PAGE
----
The Good, the Bad, and the…Dirty? How the Internet Took Down an Obscure Multi Level Marketing Plan that Sold Bags of Soil for Health

What is an MLM?

Multi-Level Marketing Plans, commonly known on the internet as MLM’s, are nothing new to frequent users of Instagram and Facebook. Certain savvy users with a business idea can consistently utilize their platform to influence others to buy in to a product and sell it to others. The catch is that these products cannot be bought in-store- you must purchase them from a “friend”, or someone who already works for the business. This process ultimately makes the person at the top richer by leveraging field sales and marketing to the likely naive end of the line customer.

Images of creating an empire, working from home, and “being your own boss” are built around successful clients-turned-salespeople. The technique of roping internet users in can cause tremendous financial, emotional, and social damage in the long run. Whether it is hair products, clothing, or weight loss shakes, we have all been witness or potentially fallen victim to buying into an MLM. The most obscure scheme yet has been a business that sells bags of dirt for $110 each, claiming that they “cure” cancer and autism.

Getting Their Hands Dirty

Black Oxygen Organics, otherwise known as “BOO”, encouraged its users to bathe, wear, and even drink the dirt that they were somehow successfully selling. The dirt, or “magic mud”, was sold in capsules, powder and liquid through users who claimed its magical benefits. Claims were made that the substance from a trench in Ontario could potentially cure all known ailments. Tests were run on this soil through The Ohio State University’s labs in which high levels of lead and arsenic were found, leading to FDA investigation of the product. These elements are not rare to find in soil, which is a valid reason that we should not consume such a substance.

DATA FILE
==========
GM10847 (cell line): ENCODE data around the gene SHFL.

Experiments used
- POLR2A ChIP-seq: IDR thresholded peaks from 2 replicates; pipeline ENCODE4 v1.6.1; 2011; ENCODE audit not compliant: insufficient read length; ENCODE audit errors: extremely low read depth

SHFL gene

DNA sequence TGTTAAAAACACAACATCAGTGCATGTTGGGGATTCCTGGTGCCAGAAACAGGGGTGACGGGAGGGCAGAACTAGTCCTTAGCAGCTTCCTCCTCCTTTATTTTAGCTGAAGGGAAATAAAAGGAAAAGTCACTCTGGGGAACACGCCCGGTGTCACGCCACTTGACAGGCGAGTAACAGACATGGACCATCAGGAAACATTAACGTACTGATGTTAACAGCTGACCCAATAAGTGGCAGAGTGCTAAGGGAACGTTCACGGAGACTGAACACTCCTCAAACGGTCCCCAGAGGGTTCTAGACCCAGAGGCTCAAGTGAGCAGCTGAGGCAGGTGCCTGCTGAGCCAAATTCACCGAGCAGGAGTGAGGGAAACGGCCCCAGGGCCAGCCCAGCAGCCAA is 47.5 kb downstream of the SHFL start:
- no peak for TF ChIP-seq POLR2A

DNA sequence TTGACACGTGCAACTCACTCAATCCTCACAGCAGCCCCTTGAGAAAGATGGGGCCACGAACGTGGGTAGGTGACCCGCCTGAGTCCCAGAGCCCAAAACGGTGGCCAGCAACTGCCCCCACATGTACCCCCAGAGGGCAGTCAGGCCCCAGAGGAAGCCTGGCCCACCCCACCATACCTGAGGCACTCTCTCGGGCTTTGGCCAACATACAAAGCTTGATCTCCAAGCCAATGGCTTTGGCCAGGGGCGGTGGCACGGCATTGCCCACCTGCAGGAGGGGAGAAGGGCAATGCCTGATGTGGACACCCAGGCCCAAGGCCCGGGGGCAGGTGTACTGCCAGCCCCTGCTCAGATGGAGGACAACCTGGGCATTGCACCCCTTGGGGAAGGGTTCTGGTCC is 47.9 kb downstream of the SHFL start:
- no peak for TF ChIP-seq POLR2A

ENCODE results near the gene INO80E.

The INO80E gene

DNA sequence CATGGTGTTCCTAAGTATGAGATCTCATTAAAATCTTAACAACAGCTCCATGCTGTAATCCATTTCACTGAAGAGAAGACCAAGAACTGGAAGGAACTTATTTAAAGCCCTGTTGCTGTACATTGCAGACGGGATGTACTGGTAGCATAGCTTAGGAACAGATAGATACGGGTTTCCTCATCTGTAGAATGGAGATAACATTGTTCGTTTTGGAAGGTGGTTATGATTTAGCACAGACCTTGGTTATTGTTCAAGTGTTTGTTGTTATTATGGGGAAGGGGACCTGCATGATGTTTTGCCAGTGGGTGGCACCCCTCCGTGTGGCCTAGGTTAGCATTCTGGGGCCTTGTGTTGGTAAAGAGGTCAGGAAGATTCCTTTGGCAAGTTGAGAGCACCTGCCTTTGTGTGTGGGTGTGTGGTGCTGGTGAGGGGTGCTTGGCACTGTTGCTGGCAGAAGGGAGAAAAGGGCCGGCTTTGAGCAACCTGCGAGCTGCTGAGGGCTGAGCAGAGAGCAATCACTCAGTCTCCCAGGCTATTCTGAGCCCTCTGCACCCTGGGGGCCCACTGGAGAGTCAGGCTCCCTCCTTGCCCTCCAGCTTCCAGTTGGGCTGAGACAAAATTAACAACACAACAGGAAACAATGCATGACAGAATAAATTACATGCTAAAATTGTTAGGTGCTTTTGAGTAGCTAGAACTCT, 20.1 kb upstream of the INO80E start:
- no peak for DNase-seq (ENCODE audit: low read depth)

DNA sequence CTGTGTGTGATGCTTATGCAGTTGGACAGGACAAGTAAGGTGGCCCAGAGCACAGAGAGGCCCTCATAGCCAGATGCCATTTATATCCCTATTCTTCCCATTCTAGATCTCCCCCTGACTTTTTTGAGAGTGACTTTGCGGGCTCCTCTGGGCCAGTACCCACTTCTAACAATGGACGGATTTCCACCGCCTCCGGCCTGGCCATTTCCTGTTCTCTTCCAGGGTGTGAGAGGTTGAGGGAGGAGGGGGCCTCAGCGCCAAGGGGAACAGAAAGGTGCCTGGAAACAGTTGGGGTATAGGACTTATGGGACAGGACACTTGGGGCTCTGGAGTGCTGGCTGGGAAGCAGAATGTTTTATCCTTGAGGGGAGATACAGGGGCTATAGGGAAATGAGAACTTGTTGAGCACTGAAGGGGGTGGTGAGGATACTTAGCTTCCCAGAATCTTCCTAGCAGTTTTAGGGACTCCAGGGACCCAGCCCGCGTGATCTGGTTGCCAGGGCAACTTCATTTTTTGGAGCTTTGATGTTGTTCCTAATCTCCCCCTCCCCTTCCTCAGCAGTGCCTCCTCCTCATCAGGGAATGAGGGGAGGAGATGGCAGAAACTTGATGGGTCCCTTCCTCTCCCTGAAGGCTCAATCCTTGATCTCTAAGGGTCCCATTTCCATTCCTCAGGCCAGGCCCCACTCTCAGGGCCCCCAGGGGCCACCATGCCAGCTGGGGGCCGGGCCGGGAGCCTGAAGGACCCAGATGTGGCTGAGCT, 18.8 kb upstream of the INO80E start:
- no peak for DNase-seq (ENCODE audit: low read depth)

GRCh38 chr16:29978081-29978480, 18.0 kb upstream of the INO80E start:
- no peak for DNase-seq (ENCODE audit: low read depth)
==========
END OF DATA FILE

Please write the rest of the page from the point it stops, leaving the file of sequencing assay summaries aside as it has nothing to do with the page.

The Downfall of BOO

Groups of anti-MLM enthusiasts banded together through the internet and conducted an insider investigation in order to shut the brand down. Some members of these internet forums attempted to join the group in efforts to gather information that would help their case in spreading awareness of the harmful product. The group gained the attention of the FDA, FTC, and Health Canada, resulting in a recall of the product.

This story proves the power of the internet for uses that are both harmful and productive. The psychologically manipulative tactics that MLMs use to prey on consumers were shut down by regular people against such organizations. Without the internet this surely would not have happened, but there would have been less of a chance of it ending as well.

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